Open Source Insider

Mar 19 2016   1:31PM GMT

New York senate advocates open source developer tax credit

Adrian Bridgwater Adrian Bridgwater Profile: Adrian Bridgwater

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Much has been made recently of large scale (previously proprietary) firms adopting new uber open stances and suddenly getting the open source religion.

As we have commented before… there’s a big difference between ‘making your product available on Linux’ and truly being an open source contributor and advocate of the community contribution model.

Small beer?

Although only leading to a potential maximum annual benefit of only US$200 per person, two New York senators have proposed a new tax credit system designed to benefit those who contribute solid code contributions.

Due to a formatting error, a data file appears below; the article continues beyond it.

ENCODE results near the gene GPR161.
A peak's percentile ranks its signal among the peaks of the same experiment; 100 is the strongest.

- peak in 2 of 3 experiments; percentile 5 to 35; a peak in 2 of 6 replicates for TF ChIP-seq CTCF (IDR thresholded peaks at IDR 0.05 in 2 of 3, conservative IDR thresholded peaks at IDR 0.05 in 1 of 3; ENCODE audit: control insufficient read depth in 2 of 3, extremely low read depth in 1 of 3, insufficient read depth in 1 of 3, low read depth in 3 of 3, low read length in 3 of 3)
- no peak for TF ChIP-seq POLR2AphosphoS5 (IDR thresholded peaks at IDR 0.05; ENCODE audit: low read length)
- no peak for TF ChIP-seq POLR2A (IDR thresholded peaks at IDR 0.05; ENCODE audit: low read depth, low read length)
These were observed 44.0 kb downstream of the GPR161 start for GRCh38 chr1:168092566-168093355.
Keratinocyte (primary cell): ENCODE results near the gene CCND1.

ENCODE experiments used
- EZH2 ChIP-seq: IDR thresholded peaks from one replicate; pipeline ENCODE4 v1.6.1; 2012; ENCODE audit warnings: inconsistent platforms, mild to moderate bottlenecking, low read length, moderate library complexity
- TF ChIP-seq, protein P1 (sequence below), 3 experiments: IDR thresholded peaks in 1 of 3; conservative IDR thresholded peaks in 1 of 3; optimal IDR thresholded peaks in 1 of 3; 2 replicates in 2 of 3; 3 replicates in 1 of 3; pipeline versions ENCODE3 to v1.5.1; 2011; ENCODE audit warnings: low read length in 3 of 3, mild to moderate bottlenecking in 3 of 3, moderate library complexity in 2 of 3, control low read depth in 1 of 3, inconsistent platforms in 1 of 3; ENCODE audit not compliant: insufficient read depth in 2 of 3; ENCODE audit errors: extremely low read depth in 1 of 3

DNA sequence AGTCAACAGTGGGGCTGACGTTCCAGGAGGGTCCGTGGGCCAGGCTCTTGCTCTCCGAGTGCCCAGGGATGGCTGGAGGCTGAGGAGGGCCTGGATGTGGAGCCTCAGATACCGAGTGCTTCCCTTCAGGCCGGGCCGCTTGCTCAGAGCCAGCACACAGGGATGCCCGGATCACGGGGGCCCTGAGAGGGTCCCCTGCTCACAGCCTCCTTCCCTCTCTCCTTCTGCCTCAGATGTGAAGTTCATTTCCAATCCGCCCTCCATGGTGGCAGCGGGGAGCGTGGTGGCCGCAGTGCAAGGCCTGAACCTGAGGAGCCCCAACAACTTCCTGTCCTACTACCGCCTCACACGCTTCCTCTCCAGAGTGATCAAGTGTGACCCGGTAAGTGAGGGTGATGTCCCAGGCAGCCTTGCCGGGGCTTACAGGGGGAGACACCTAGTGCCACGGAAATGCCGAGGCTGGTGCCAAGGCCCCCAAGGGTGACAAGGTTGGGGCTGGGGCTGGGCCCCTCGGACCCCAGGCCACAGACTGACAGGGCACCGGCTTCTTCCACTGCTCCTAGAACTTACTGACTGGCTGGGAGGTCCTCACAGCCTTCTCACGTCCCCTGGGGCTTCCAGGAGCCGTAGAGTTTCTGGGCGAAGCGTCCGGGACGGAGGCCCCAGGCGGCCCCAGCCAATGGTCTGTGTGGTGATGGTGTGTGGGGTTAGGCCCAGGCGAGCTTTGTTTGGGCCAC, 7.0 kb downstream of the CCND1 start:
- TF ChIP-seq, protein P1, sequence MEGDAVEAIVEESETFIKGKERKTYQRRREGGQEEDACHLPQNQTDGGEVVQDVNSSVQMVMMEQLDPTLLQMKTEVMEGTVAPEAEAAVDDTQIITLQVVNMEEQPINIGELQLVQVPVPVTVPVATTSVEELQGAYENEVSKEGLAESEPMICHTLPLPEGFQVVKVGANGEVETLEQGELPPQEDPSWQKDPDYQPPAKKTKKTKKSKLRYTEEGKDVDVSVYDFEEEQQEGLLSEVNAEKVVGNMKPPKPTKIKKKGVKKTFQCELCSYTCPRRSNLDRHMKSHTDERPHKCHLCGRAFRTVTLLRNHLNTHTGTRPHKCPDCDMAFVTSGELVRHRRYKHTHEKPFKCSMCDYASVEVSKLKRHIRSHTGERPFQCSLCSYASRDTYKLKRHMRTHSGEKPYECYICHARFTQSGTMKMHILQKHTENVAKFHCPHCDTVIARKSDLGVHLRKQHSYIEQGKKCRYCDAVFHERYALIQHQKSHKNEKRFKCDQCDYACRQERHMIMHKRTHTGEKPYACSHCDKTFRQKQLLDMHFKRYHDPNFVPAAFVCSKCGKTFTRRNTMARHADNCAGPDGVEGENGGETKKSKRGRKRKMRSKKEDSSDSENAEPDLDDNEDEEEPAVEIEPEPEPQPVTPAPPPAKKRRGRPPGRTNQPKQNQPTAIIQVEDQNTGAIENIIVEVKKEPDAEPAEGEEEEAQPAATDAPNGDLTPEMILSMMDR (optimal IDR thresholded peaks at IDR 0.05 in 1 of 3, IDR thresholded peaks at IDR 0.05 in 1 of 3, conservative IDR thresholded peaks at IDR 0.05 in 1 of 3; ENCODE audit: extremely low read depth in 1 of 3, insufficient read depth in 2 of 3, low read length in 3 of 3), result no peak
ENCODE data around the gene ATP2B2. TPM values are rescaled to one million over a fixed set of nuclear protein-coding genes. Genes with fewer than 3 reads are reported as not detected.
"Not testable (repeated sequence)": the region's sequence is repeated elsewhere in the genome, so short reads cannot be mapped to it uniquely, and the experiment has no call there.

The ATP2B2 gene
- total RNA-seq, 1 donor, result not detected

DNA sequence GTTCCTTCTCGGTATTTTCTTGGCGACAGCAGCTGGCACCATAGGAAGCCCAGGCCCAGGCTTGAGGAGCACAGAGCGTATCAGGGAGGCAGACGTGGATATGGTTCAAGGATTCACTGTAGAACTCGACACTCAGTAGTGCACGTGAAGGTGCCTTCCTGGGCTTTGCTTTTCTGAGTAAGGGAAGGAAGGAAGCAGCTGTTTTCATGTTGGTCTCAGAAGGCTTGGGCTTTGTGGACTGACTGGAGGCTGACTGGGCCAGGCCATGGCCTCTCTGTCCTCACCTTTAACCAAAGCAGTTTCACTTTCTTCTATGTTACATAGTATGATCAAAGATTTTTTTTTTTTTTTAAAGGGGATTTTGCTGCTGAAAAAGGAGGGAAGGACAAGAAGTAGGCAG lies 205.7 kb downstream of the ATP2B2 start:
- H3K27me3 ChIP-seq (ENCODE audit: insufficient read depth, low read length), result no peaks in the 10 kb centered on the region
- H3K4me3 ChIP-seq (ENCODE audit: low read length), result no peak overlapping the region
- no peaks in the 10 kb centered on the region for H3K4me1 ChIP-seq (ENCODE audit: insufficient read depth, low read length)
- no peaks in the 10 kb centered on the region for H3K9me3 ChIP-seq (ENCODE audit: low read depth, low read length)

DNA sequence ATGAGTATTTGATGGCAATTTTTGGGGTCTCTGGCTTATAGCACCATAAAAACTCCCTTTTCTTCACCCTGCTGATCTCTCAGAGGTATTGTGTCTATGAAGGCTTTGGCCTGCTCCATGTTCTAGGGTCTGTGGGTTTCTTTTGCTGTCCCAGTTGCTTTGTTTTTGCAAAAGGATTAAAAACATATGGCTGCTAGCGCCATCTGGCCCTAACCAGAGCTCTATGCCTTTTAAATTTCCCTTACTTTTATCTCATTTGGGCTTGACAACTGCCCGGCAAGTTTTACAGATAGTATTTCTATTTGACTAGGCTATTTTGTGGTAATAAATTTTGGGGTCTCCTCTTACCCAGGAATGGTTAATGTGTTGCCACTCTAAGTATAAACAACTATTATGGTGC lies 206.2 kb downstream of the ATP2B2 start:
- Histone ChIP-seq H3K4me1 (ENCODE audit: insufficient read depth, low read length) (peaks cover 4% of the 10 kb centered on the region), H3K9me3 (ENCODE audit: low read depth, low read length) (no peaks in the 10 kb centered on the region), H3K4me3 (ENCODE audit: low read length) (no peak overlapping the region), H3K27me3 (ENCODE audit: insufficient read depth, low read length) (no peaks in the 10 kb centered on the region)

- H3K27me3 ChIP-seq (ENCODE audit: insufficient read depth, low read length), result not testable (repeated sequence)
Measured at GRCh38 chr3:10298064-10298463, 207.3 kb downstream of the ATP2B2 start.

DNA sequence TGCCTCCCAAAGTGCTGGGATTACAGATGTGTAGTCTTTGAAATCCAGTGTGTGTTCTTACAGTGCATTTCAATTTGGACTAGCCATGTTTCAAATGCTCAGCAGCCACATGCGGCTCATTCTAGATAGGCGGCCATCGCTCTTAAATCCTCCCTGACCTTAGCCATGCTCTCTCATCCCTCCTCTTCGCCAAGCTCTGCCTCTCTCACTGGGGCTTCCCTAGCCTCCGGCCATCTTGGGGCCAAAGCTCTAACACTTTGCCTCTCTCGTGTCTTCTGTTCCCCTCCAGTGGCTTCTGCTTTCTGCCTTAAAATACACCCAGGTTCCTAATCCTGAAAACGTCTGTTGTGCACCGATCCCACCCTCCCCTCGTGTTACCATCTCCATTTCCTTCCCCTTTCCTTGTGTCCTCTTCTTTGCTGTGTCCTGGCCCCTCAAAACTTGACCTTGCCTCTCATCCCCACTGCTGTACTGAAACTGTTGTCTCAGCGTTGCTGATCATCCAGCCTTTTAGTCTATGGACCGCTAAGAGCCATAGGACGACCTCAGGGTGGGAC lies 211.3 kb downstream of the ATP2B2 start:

Senator Daniel Squadron and Senator Ruth Hassell-Thompson have put forward proposals that would allow developers to claim for 20 per cent of the out-of-pocket costs of building and sharing open-source code.

Iain Thompson reports on The Register saying that the idea of rewarding developers in this way isn’t new – the concept was first put forward in 2006 by the Center for American Progress think tank.

Thompson quotes Squadron as follows, “I’ve also seen the cost-saving impacts open source can have for everyday users and businesses. Incentivizing open source software can attract more open source developers, create in-state jobs, and add to the state’s burgeoning technology sector.”

You can read the complete story at the above links.

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